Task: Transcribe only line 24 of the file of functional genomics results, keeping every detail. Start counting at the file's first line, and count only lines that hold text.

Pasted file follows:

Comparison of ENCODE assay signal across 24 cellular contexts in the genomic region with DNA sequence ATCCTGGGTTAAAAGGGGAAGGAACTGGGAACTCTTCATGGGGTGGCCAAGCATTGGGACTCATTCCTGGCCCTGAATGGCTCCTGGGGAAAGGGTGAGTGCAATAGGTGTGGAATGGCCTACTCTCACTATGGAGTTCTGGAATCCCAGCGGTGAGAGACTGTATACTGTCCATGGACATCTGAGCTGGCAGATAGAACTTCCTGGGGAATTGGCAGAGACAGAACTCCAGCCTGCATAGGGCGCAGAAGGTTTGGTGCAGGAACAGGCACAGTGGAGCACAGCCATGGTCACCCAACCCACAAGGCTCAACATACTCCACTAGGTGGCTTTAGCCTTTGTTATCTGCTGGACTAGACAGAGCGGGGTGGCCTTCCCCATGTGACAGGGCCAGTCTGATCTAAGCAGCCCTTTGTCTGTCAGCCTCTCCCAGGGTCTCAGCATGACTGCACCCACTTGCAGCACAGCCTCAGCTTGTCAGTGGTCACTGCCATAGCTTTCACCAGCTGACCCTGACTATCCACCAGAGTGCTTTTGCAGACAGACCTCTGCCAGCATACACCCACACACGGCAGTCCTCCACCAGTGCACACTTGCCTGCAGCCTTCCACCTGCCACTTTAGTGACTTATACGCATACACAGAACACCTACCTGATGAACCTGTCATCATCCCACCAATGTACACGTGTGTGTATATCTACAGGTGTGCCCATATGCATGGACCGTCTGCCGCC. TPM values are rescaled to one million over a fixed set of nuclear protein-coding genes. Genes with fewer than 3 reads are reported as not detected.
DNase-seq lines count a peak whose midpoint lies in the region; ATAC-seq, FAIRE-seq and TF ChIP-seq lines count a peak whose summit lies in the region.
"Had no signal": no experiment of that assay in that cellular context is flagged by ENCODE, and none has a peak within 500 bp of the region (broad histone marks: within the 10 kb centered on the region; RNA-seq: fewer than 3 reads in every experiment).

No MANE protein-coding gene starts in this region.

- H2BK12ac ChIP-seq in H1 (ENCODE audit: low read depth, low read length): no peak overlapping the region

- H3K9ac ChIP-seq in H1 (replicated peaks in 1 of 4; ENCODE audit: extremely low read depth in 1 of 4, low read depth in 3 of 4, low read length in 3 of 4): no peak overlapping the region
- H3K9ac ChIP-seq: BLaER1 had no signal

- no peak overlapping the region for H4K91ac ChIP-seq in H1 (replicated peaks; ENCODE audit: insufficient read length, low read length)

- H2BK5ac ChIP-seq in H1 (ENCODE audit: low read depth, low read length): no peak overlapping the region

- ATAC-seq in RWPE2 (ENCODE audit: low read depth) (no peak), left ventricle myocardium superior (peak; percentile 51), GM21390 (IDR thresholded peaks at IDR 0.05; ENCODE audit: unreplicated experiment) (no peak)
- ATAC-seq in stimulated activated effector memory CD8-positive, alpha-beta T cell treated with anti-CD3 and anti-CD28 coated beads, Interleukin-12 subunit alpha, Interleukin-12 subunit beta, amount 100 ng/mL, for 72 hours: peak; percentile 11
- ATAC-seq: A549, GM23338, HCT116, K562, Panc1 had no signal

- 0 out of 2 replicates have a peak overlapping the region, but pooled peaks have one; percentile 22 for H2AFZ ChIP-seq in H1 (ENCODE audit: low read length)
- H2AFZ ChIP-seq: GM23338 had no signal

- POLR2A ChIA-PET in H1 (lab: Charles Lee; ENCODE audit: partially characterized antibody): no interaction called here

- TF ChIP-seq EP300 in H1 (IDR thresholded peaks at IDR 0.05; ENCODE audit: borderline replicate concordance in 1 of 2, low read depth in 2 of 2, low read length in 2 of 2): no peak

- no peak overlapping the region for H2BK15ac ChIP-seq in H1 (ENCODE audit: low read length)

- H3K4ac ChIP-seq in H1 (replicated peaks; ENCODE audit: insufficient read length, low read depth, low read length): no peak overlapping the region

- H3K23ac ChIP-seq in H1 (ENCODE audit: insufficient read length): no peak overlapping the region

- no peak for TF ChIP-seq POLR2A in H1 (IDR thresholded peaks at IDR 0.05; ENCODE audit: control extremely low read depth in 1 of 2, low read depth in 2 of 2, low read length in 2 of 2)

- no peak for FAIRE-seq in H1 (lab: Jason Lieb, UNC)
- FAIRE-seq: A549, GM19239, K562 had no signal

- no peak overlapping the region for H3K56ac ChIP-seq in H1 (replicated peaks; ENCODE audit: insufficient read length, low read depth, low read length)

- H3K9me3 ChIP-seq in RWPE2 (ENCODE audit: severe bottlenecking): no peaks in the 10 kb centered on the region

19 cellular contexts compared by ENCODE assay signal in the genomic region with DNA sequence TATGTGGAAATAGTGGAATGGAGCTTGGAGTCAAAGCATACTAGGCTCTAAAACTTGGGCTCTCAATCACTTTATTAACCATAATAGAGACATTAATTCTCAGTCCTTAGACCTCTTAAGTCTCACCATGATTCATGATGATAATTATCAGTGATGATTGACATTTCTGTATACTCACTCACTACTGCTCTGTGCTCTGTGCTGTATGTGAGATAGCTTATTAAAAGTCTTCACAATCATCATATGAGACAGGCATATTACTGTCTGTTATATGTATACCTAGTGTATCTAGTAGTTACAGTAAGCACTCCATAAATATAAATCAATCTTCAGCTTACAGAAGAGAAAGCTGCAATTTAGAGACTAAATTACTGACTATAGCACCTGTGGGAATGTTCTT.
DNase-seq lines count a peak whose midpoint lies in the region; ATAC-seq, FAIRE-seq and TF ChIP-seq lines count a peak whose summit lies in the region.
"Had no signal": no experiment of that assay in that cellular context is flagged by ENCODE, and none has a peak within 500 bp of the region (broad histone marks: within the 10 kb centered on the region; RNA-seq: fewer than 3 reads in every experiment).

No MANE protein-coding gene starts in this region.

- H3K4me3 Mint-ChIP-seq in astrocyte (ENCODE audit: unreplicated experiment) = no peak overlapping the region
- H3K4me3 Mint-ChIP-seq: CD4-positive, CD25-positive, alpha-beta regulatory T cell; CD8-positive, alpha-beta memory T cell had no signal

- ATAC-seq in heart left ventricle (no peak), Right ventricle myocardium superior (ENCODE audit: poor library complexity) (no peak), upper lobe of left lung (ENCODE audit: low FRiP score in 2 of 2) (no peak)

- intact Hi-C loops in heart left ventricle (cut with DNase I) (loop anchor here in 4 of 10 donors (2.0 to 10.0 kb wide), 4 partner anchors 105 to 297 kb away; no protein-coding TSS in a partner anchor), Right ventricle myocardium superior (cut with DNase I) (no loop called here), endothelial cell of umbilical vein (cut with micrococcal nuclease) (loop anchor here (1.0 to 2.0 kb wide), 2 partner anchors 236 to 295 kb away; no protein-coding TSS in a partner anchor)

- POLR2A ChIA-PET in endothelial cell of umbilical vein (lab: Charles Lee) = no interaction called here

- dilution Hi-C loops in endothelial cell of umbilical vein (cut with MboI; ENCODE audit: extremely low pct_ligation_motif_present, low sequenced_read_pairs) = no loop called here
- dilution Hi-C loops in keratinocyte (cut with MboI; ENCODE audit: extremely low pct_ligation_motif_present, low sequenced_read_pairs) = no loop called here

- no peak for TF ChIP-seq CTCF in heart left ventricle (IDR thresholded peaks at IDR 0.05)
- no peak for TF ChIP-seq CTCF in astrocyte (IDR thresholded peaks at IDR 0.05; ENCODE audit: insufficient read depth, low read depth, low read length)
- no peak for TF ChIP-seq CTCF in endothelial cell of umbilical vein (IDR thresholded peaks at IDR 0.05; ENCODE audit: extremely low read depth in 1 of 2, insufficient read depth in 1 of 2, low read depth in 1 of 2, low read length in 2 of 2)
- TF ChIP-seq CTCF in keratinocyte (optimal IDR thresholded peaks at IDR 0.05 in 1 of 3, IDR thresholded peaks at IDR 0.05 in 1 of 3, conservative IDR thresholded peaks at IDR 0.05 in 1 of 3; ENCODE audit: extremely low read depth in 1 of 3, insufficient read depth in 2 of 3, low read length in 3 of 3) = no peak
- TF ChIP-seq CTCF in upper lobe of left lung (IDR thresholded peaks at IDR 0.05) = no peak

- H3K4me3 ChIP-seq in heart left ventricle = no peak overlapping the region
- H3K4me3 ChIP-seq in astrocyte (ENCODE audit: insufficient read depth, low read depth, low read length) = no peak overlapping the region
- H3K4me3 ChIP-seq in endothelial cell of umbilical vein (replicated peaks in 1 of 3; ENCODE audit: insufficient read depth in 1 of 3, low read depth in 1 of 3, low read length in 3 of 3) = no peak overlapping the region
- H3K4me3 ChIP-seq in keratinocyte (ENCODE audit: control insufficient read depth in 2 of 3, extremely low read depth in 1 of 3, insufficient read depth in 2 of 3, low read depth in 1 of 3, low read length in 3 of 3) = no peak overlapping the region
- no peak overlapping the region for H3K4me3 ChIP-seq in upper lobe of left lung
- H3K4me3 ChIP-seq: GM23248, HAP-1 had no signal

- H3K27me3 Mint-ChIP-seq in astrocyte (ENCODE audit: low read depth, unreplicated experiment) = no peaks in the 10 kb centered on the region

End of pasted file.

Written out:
- H3K9me3 ChIP-seq in RWPE2 (ENCODE audit: severe bottlenecking): no peaks in the 10 kb centered on the region